Rehabbing an old trailer
Hey all, jut wanted to share my newest project! This is an older (2000 i think) valley two horse, bumper pull trailer that we are redoing. I don't really know that much (okay, nothing) about this kinda stuff, so we are having someone do everything for us. When we bought it in September, we took it to a car place where they went over it with a fine toothed comb, redid the wiring and made it completely structurally sound. But now we have enough money to make it pretty! :)
So, paint colors: I was initially thinking light gray/silver with a navy or hunter pin stripe. However, the person painting it said that it will probably be less expensive to do it in a dark color like navy because they would be able to spot sand it and paint over everything else. Something about how if you sand the whole thing you have to be careful about screws and fittings and such? Make sense? Would painting it a dark color make it too hot in the summer?
The other thing, it is a warmblood size, which means its taller and wider and longer than other standard sizes (right?). So, it has quite a wide front walkway in front of where the horses go (where their heads are) so we were thinking: would it be possible/safe to have a drop down saddle rack welded into the front?
Here, under the window
Also, is there anything else I should consider while we redo it? As I said before, we had them go over it and look at floor, tires, wiring etc.
P.s be nice! :wink: these are all potential ideas that's all, and as i said i don't know diddly squat about this kinda stuff! :lol:
I would get a second opinion on those floors, and make sure they check the wood from underneath. Also get new rubber mats that cover every inch of the floor; no less than 3/4 in, but 1 inch would be ideal.
Also is there currently mounting hardware for feed mangers? You cannot start planning tack areas until you know how much room you'll have to work with around the mangers.
I wouldn't weld saddle racks to the wall. The skin isn't designed to support that kind of weight. You would have to first weld supporting braces to the frame and the mount the racks to the the supports. You would be better off installing a front kick wall along the chest plate. And then getting a saddle rack/water tank like this:
The new wall would keep the saddles from sliding in to your horses knees, and you can use your current rubber mats to line both sides if the new wall.
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I think it looks good as is. IF it were me I'd spend my $$ on a good new floor and not worry about painting and fixing up an older trailer. it looks FINE like it is :)
and your horse doesn't care LOL
but then again I"m the queen of the junky (but safe and functional) horse trailers :)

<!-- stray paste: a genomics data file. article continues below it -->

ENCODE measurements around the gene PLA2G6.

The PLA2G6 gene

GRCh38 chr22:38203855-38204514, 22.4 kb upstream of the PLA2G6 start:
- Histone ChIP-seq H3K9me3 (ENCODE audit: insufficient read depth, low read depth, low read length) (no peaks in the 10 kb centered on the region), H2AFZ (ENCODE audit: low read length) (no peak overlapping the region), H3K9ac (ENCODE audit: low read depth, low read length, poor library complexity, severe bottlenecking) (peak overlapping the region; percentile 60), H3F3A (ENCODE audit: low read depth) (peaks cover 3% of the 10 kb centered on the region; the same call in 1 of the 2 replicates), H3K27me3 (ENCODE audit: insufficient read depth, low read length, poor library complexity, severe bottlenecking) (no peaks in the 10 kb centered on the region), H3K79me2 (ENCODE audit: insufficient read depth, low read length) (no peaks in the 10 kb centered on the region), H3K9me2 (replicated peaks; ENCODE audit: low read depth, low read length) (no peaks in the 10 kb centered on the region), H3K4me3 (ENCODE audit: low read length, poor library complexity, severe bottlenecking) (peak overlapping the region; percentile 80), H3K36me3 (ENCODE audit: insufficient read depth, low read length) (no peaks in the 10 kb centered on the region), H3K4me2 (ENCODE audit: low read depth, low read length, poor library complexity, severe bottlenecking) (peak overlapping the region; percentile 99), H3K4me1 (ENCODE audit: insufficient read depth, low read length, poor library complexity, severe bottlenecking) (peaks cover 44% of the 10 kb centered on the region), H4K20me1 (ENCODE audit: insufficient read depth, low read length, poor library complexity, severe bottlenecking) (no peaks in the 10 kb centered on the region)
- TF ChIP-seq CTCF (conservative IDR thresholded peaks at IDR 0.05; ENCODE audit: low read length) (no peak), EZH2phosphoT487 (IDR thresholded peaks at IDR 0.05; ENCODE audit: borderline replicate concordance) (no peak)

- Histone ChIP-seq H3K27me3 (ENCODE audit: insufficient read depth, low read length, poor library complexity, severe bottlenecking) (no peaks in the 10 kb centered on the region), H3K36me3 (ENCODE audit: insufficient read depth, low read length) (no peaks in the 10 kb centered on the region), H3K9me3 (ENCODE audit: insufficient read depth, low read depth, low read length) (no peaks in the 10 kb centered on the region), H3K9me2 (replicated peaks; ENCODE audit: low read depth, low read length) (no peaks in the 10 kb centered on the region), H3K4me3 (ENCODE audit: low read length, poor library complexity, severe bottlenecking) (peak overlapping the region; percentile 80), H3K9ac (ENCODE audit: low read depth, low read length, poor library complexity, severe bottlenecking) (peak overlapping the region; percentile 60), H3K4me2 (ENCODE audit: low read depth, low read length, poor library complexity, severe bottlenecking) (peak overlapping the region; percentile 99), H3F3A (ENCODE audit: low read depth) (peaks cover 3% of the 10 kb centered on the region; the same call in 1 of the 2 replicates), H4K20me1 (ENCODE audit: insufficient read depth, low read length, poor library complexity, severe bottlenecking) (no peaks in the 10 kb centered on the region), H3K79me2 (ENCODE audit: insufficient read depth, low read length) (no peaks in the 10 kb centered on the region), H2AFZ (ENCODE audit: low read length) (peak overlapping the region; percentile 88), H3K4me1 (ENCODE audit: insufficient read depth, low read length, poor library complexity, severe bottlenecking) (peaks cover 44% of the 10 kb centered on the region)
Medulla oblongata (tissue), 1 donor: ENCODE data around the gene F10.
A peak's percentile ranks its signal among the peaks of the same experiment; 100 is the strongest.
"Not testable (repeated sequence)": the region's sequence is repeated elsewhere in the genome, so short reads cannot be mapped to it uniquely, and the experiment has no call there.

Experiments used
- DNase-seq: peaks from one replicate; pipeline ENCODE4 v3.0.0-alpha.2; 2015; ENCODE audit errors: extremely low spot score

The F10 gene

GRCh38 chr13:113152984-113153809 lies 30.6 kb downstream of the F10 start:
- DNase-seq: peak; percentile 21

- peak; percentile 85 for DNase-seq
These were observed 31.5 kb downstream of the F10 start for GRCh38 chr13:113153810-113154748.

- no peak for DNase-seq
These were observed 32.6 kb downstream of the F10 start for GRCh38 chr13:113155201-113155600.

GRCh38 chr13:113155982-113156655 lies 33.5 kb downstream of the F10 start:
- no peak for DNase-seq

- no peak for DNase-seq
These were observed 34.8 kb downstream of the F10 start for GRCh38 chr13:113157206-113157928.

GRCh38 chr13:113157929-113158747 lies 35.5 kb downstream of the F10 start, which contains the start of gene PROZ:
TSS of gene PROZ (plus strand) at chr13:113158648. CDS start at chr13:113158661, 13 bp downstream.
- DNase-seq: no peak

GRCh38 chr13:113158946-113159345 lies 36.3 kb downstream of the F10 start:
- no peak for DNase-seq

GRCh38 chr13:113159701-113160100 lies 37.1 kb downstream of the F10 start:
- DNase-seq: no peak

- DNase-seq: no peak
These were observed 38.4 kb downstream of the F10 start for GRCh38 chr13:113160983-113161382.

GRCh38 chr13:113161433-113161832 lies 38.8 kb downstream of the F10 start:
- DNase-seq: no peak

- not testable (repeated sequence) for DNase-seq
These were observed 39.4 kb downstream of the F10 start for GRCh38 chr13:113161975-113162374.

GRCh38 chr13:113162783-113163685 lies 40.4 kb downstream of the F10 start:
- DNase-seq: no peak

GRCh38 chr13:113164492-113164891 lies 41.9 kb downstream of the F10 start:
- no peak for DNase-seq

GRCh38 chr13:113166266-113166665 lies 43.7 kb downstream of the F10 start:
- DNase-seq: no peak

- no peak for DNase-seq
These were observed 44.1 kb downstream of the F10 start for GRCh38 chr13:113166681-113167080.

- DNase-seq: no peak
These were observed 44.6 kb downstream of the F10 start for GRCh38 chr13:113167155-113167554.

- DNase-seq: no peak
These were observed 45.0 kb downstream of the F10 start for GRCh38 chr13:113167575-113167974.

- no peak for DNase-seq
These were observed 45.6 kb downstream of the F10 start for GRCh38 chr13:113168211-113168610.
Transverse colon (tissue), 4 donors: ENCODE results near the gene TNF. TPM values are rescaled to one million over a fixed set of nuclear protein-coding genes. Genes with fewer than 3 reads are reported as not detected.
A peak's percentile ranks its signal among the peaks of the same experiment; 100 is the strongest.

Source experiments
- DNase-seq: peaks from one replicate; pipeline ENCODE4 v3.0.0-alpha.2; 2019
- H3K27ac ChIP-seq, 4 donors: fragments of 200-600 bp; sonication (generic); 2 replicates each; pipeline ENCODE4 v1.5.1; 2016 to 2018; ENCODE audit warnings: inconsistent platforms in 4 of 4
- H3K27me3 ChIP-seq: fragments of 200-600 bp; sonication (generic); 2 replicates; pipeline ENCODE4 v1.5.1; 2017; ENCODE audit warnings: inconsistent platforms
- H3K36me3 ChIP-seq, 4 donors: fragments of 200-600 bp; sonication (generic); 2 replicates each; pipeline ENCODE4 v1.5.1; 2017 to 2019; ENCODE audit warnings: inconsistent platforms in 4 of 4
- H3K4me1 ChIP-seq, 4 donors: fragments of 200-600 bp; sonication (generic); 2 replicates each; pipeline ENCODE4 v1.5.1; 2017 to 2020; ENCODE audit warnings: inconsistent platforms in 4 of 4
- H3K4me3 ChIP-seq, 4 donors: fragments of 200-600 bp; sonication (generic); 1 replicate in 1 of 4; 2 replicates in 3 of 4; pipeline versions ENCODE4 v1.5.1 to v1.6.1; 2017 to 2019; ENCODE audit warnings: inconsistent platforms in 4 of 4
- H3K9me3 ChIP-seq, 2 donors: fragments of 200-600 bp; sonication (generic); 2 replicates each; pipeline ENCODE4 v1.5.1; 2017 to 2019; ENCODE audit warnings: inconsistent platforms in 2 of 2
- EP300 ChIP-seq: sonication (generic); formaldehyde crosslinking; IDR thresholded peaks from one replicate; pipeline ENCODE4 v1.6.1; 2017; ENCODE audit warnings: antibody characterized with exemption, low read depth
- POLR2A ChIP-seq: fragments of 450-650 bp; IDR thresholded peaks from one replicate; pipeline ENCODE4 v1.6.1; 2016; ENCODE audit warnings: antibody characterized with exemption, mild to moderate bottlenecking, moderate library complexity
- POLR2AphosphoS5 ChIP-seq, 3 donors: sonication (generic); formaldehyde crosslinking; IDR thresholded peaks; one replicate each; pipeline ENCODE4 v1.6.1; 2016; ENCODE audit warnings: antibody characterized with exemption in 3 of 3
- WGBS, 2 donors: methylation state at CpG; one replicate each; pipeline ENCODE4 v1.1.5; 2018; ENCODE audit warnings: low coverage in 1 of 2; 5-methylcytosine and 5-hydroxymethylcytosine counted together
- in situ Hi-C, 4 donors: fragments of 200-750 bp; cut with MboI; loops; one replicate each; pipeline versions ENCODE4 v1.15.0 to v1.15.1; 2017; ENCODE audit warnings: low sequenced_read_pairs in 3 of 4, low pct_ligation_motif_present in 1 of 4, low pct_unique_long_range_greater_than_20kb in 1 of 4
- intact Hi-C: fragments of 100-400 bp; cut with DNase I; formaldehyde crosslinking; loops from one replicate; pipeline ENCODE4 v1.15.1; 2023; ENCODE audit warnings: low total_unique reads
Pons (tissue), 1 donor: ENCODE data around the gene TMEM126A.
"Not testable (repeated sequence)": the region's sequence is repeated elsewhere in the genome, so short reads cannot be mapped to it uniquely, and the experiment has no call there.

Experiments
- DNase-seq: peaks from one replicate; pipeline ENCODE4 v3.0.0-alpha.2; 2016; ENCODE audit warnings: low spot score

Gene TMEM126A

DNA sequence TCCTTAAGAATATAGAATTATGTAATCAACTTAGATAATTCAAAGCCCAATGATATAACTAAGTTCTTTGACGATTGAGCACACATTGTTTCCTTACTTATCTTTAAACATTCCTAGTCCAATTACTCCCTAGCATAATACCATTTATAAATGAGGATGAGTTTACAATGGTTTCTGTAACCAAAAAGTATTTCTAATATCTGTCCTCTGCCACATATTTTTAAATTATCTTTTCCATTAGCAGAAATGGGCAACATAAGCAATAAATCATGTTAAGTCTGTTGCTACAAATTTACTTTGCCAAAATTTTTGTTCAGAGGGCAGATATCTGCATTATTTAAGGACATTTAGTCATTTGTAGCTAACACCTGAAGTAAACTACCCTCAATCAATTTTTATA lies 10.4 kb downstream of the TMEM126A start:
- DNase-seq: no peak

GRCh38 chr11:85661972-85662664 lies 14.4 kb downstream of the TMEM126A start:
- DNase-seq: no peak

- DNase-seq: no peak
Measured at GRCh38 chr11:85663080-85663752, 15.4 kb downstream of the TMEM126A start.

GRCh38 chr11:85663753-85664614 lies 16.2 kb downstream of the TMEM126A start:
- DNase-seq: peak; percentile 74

Looks like a Shoop trailer. I had one very similar, but older. Solid trailers.
That floor wood looks good from here. They are commonly made of oak, so if they aren't split or rotten, they're fine. Take an ice pick, or an awl, or even a small phillips screwdriver and poke around in the corners and where the wood meets metal. If you can't stick it into the wood easily and don't see anything obviously rotten, it's sound. Don't replace it. Replacing the floor wood is a major project and 2" oak is not cheap. For sure, don't replace it with treated lumber. Treated lumber is made from a variety of pine or fir, and it isn't nearly as strong as oak. Not only that, but the chemical it is treated with reacts with metal and speeds up the rust process where ever it touches metal.
Those floor mats you have look good to me as well. I wouldn't buy new ones. Floor mats are amazingly expensive for a piece of rubber.
Dark color on the sides won't increase heat too much, but have them paint the roof white if you can. That will make as much as 20 degrees difference inside in the summer. Horses inside a dark trailer in the summer, even with windows fully open, can overheat very quickly, even if you just get into slow traffic on the highway. Overheating a horse is serious business and can be fatal.
Install two good vents in the roof.
For saddle racks, you'll need to have some cross braces welded to the upright braces in the front of the trailer to attach the foldable racks to. The metal skin simply won't hold it. Or you can lay a piece of 1/2 or 3/4" plywood on the floor, screw it solidly to the floor boards, bolt a metal upright to the floor and mount your saddle stands to it. You may have to make a place on the tongue for your spare tire, since I believe Shoop trailers normally mounted their spare inside. You might also consider looking online for a tack box or water tank with built-in saddle racks on top. I've seen those and one would work very well in your trailer without modifications.
Rather than worry about welding in a feed shelf, which will cause you problems with the doors, you might consider buying hay bags. That's what I use. Just stuff them with hay and hang them from an eyelet in an upper corner.
When restoring and remodeling an old trailer, keep your costs in mind, because you won't get it back, no matter how good it looks, and you will quickly find you have spent more than you would have, had you bought the trailer you wanted in the first place.
First and foremost, get someone to re-pack, or at least check, all the wheel bearings and brakes. Don't take the dealer's word for it, unless you saw them do it or specifically paid them to do it. It doesn't take long and you will have the peace of KNOWING the last time it was done. Trailer bearings and brakes very seldom get checked until they go bad. Getting caught out on the road late on a Saturday evening with a burned bearing is a real bummer.
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